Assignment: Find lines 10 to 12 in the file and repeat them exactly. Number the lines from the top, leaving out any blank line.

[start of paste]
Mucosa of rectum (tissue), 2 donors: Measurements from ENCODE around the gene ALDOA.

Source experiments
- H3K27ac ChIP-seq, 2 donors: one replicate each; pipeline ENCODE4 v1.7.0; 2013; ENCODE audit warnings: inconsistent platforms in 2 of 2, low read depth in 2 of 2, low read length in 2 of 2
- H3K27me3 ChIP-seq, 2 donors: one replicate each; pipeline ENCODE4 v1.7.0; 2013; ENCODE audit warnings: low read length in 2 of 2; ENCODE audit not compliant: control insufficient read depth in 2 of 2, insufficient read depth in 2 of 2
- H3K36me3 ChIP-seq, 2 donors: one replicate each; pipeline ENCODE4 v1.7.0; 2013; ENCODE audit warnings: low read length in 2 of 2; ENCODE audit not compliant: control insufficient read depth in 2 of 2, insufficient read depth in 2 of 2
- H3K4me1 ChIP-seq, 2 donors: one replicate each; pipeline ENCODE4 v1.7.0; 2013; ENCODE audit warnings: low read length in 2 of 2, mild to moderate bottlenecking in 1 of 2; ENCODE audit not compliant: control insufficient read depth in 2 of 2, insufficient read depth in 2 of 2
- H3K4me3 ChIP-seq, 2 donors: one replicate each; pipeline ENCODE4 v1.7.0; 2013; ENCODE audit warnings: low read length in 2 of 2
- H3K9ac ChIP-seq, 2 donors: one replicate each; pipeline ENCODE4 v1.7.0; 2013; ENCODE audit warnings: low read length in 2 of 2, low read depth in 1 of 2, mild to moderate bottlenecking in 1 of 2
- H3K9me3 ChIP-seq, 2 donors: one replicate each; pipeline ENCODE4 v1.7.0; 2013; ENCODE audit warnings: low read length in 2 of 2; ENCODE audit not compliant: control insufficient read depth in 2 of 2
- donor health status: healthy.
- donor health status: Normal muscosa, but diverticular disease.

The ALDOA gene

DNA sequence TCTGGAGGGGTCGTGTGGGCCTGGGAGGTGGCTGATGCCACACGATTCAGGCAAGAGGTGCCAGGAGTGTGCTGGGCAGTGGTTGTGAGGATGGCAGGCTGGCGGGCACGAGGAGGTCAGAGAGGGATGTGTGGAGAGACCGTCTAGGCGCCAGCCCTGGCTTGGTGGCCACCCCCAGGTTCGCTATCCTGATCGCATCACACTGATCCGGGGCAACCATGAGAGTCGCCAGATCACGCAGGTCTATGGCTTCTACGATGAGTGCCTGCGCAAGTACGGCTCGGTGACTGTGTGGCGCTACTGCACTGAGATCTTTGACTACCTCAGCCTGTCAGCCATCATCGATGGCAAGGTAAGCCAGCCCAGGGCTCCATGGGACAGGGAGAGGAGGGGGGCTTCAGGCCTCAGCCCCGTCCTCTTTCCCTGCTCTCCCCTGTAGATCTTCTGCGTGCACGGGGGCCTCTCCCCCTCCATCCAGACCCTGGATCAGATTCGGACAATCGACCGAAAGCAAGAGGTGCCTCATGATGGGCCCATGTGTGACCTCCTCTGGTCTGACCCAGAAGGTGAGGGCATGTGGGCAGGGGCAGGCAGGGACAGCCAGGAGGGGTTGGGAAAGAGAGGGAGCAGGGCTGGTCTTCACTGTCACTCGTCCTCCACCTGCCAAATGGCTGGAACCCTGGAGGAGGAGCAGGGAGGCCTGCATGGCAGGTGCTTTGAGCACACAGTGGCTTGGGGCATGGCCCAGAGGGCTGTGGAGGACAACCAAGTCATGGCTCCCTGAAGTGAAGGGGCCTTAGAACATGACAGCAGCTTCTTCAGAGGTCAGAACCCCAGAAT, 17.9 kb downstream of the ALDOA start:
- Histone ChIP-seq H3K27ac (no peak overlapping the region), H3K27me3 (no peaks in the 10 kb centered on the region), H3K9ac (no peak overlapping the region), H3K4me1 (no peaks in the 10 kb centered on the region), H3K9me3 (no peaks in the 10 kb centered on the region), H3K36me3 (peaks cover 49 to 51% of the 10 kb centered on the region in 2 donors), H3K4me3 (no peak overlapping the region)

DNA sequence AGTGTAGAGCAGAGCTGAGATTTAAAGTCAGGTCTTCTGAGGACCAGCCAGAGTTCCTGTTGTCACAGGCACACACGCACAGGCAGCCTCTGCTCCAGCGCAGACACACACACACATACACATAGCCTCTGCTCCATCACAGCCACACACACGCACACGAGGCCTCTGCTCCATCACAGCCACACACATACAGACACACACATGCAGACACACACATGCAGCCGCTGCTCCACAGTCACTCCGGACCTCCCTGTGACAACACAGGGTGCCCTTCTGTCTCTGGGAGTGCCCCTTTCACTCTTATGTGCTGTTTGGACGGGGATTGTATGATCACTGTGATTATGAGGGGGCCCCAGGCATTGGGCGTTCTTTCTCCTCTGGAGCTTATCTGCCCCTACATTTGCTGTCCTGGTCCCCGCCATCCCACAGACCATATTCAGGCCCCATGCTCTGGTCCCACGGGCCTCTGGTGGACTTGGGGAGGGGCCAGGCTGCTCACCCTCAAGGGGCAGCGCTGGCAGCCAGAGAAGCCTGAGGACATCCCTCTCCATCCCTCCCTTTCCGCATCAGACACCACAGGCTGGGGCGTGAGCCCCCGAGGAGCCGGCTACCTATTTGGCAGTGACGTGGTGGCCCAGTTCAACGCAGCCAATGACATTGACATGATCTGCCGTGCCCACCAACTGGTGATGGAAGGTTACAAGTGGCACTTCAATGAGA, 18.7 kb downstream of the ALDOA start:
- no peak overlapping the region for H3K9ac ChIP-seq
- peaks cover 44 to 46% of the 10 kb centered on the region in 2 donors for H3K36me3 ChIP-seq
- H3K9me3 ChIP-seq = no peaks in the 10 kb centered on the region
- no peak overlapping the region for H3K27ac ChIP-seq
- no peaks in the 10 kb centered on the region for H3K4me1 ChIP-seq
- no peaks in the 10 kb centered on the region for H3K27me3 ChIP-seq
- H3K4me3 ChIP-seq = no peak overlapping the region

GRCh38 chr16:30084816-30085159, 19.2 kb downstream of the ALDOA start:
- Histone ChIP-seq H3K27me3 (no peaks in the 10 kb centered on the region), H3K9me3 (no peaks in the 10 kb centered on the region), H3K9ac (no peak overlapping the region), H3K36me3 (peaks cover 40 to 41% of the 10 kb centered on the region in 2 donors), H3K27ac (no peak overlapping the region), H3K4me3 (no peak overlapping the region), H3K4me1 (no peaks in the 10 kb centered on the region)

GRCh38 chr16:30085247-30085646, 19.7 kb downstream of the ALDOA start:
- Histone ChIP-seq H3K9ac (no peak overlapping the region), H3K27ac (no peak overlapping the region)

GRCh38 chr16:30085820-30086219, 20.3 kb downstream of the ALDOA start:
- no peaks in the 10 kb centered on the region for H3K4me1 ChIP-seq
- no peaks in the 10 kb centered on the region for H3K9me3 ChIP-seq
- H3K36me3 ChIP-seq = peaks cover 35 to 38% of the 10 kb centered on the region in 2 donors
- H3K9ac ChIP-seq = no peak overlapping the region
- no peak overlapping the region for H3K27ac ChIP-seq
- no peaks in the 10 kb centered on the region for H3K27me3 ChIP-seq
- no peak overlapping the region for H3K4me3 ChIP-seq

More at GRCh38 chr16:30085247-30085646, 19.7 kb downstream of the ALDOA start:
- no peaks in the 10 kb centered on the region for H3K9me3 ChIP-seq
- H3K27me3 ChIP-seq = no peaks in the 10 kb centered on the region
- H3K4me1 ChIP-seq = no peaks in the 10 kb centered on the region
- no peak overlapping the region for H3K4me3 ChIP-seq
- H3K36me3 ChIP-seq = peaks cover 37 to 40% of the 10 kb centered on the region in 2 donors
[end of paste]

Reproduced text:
- donor health status: healthy.
- donor health status: Normal muscosa, but diverticular disease.

The ALDOA gene